The best way to make decisions is to collect information most related to the system at hand. Touch a hot stove. Drop a pen. Kiss a lover. Each of these offers a direct action-feedback-action loop.
But these aren’t the interesting parts of life. The interesting parts of life are multiple people functioning at different times towards a goal that’s only shared in the sense of each person’s understanding.
Life is messy.
But we know that. Like driving across Interstate 80 with the prospect of a blizzard, we can plan accordingly. In talking with Cleveland Browns General Manager Andrew Berry, Annie Duke noted how difficult the decisions are within a team. Teams are messy! There are sunk costs, biases, entrenched interests as well as the alignment (or not) of stakeholders . But Berry knows this.
“There’s a couple things we try to do. Number one is to do the hardcore analysis removed from the emotion of the season, the player, the decision maker….
“The second part is getting a number of independent perspectives and letting them state their case. It’s easy as the decision maker to be in your own cocoon and only consider your viewpoint on a player…And the last thing we try to do is have a third-party perspective. There are a couple of things we use that aren’t in our building. As much as you try to weed out every type of bias with your internal evaluation methods, it’s to some degree impossible.” – Andrew Berry, The Alliance for Decision Making podcast, July 2021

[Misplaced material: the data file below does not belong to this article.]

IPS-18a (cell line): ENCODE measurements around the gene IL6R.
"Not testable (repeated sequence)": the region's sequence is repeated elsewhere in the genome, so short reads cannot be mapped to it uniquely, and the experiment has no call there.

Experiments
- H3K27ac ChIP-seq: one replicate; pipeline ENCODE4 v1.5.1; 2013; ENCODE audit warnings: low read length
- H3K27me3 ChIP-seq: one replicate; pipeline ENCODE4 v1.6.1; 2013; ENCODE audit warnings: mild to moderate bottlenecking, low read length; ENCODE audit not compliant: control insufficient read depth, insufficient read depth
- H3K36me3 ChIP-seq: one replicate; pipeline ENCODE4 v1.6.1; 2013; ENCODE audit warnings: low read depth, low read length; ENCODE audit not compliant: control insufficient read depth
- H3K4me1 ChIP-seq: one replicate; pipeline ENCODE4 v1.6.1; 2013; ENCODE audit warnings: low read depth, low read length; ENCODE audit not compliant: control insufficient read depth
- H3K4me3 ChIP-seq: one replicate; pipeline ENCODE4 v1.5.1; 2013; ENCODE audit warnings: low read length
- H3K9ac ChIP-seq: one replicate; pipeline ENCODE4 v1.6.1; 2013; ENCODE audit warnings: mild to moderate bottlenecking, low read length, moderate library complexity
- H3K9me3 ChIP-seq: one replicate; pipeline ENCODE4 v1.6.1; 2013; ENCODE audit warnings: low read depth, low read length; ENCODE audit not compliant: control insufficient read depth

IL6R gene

That’s a lot of specific, helpful, in-practice advice but it is really just one thing: distance.
Distance is the idea behind base rates. It’s switching to “the outside view“. Distance is the idea behind sleeping on it. If the input to good decision making is the best information, then distance changes the information.
Berry recognizes, first, that he alone won’t make the best choice. Berry recognizes that his team will make better choices with training. Berry recognizes that no matter how much work he puts into himself and his team that they’ll still use some suboptimal information, so they get outside information too.
A friend went to a wedding and proudly said he wasn’t hungover because he alternated drinks of beer and water. That’s good design. Berry probably has good design too, don’t evaluate players within one week of a season. Maybe they do it like the Olympics, and throw out the best and worst scores. Whatever the Cleveland Browns system is, they definitely have a system for making good decisions.
Life is messy is one of Brent Beshore’s expressions and it’s a wonderful “default”. If our thinking is framed by the starting state then to start with the idea that life is messy makes a lot of other parts less so.